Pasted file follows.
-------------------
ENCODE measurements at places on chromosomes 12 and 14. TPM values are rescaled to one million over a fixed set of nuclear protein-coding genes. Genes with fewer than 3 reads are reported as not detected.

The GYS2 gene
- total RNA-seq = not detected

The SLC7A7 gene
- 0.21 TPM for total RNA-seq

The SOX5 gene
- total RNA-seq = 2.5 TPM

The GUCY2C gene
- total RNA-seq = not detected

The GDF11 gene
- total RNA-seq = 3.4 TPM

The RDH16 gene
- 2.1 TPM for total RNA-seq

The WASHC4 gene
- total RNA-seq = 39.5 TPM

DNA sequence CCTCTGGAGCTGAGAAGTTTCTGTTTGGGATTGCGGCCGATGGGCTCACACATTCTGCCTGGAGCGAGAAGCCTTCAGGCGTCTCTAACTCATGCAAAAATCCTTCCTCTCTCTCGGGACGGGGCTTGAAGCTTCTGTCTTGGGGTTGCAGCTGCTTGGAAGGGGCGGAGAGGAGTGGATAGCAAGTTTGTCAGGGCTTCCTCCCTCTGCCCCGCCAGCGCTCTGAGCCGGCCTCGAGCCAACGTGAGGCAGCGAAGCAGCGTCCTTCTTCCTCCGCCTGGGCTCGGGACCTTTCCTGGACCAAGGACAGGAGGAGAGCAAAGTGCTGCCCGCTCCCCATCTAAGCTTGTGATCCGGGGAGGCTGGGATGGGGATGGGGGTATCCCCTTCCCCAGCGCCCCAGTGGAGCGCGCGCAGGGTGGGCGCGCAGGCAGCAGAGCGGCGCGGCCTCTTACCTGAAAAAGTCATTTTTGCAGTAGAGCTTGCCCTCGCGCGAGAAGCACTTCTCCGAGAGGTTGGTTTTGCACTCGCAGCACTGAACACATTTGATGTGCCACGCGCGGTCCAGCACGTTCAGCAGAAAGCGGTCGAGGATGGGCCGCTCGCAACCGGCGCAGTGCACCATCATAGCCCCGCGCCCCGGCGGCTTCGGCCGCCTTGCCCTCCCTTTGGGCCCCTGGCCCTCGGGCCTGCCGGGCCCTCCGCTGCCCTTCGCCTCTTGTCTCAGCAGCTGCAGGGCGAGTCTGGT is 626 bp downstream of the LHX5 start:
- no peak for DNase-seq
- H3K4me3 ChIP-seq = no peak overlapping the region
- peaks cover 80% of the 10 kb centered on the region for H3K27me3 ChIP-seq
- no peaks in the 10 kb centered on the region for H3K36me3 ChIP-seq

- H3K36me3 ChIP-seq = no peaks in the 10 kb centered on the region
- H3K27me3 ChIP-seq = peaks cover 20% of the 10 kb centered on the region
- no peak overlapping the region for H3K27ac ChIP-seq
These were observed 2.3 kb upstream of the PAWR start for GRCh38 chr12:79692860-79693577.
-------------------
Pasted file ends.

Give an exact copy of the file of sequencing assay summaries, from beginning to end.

ENCODE measurements at places on chromosomes 12 and 14. TPM values are rescaled to one million over a fixed set of nuclear protein-coding genes. Genes with fewer than 3 reads are reported as not detected.

The GYS2 gene
- total RNA-seq = not detected

The SLC7A7 gene
- 0.21 TPM for total RNA-seq

The SOX5 gene
- total RNA-seq = 2.5 TPM

The GUCY2C gene
- total RNA-seq = not detected

The GDF11 gene
- total RNA-seq = 3.4 TPM

The RDH16 gene
- 2.1 TPM for total RNA-seq

The WASHC4 gene
- total RNA-seq = 39.5 TPM

DNA sequence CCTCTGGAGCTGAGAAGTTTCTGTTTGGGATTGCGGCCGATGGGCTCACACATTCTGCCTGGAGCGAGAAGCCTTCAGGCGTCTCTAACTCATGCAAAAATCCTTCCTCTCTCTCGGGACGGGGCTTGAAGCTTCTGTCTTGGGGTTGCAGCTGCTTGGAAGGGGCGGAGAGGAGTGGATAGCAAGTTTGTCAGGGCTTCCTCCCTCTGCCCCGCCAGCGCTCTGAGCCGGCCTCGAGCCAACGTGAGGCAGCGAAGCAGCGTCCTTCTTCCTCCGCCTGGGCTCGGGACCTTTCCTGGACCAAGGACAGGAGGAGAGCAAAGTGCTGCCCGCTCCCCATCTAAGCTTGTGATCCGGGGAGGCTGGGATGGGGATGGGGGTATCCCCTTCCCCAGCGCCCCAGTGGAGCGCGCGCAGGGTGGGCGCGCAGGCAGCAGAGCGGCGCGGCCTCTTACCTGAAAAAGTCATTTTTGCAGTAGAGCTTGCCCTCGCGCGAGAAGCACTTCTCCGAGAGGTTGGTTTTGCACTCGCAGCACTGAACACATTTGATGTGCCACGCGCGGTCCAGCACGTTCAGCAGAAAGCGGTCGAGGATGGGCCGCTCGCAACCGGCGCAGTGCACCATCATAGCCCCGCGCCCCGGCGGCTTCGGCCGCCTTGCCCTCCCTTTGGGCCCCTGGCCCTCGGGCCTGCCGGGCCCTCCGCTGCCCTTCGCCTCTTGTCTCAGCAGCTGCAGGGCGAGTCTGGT is 626 bp downstream of the LHX5 start:
- no peak for DNase-seq
- H3K4me3 ChIP-seq = no peak overlapping the region
- peaks cover 80% of the 10 kb centered on the region for H3K27me3 ChIP-seq
- no peaks in the 10 kb centered on the region for H3K36me3 ChIP-seq

- H3K36me3 ChIP-seq = no peaks in the 10 kb centered on the region
- H3K27me3 ChIP-seq = peaks cover 20% of the 10 kb centered on the region
- no peak overlapping the region for H3K27ac ChIP-seq
These were observed 2.3 kb upstream of the PAWR start for GRCh38 chr12:79692860-79693577.